Astrocytes tune neuronal excitability through the Ca 2+ -activated K + current sIAHP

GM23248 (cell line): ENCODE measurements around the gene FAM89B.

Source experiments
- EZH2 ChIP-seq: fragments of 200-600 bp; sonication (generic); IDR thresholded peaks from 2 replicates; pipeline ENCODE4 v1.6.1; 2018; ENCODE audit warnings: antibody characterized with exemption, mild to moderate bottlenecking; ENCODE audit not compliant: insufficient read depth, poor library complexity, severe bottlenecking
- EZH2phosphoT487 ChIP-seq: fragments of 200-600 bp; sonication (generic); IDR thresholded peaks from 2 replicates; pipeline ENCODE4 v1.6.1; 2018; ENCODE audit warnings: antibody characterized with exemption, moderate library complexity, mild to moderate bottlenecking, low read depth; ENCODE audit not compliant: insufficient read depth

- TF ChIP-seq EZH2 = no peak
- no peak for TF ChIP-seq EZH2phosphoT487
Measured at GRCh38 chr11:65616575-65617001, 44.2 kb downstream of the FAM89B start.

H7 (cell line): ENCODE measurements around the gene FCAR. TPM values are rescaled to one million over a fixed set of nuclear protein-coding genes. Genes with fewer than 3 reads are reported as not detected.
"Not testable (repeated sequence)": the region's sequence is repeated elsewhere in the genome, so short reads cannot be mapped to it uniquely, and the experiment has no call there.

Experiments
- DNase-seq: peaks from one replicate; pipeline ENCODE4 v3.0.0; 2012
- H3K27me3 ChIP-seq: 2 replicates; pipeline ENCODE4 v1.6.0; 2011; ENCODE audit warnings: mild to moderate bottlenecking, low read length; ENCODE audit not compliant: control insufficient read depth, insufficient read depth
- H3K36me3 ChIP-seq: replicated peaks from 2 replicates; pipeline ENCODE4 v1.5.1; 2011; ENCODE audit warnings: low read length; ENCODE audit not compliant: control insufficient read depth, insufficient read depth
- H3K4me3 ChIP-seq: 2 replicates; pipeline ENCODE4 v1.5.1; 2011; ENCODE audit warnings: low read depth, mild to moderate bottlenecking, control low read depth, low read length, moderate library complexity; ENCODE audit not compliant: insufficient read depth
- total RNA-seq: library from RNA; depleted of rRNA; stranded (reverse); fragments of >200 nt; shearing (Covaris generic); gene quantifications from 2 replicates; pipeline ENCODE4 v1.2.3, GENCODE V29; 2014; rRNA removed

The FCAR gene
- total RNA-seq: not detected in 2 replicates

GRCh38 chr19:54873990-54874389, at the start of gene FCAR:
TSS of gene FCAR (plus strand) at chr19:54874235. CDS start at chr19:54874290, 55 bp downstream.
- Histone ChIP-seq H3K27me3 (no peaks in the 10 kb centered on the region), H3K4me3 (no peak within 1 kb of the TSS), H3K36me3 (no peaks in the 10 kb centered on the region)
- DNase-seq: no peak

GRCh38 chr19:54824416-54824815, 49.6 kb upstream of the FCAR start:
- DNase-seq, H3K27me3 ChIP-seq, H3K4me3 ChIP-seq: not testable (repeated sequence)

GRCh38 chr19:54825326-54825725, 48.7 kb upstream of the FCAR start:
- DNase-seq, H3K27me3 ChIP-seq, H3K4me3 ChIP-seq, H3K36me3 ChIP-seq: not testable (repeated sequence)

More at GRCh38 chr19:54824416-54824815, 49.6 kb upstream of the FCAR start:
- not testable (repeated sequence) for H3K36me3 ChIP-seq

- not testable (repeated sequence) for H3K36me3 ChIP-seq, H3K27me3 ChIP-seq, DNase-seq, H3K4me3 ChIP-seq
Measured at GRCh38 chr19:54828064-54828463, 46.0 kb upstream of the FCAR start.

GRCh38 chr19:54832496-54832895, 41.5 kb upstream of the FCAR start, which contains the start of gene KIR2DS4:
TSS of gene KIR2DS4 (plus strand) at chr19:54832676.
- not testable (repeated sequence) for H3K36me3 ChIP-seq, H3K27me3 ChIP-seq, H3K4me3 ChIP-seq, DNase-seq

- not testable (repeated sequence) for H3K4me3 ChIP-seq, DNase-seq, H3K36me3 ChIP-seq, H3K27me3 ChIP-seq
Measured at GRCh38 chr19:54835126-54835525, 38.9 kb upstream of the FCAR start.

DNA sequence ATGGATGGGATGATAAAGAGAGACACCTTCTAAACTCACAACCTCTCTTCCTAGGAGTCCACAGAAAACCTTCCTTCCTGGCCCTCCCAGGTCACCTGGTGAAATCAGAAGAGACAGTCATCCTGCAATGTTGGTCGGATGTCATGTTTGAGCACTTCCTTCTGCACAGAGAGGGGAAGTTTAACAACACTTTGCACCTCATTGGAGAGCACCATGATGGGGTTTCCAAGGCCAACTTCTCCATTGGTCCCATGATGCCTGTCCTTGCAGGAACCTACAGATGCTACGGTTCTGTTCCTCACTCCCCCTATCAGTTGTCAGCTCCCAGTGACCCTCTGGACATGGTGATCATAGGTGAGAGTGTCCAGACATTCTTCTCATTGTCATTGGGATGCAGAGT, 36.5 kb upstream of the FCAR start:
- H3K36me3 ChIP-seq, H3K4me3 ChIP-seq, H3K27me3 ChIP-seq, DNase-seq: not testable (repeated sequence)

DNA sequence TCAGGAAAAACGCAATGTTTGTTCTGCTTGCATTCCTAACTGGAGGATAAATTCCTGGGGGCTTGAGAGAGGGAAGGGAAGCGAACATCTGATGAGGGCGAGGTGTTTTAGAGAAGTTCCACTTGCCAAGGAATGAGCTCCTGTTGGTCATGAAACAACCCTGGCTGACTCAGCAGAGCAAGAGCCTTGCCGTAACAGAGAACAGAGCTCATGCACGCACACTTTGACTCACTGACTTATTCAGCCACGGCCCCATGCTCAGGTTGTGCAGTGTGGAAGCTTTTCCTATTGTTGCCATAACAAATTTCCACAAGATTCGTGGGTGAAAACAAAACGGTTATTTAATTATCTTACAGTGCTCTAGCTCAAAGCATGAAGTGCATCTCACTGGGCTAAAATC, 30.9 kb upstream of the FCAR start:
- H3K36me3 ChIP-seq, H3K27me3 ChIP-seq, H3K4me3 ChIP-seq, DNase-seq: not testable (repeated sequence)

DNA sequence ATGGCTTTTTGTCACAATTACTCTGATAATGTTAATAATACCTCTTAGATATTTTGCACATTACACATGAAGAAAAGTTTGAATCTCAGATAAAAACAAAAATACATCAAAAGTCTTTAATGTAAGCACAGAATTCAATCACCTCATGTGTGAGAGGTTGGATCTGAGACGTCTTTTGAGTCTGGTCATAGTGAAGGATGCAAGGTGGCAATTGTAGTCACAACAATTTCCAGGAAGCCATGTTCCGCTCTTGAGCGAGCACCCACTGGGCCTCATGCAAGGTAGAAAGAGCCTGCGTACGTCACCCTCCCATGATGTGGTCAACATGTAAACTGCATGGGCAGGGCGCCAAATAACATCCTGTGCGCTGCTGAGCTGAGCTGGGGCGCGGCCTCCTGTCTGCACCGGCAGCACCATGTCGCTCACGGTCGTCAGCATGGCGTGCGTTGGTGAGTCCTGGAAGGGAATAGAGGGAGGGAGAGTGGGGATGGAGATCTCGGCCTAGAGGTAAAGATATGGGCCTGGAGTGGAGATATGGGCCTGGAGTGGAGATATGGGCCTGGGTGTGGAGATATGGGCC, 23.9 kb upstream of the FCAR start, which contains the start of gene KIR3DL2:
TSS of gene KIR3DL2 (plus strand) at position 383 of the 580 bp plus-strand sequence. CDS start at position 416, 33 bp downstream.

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Neurons have the unique ability to integrate synaptic information by modulating the function of the voltage-gated membrane ion channels, which govern their excitability. Astrocytes play active roles in synaptic function, from synapse formation and maturation to plasticity processes. However, it remains elusive whether astrocytes can impact the neuronal activity by regulating membrane ion conductances that control the intrinsic firing properties. Here, we found that astrocytes, by releasing adenosine, enhance the slow Ca 2+- activated K + current (sIAHP) in CA1 hippocampal pyramidal neurons. Remarkably, we showed that interneuron activity was involved in the astrocyte-mediated sIAHP modulation. Indeed, both synaptically activated and optogenetically stimulated hippocampal interneurons evoked coordinated signaling in astrocytes and pyramidal neurons, which relied on GABA B and adenosine A1 receptors activation. In addition, the selective genetic ablation of GABA B receptors in CA1 astrocytes prevented the spike frequency adaptation in pyramidal cells after interneuron activation. Therefore, our data reveal the astrocyte capability to modulate the intrinsic membrane properties that dictate neuronal firing rate and hippocampal networks activity.

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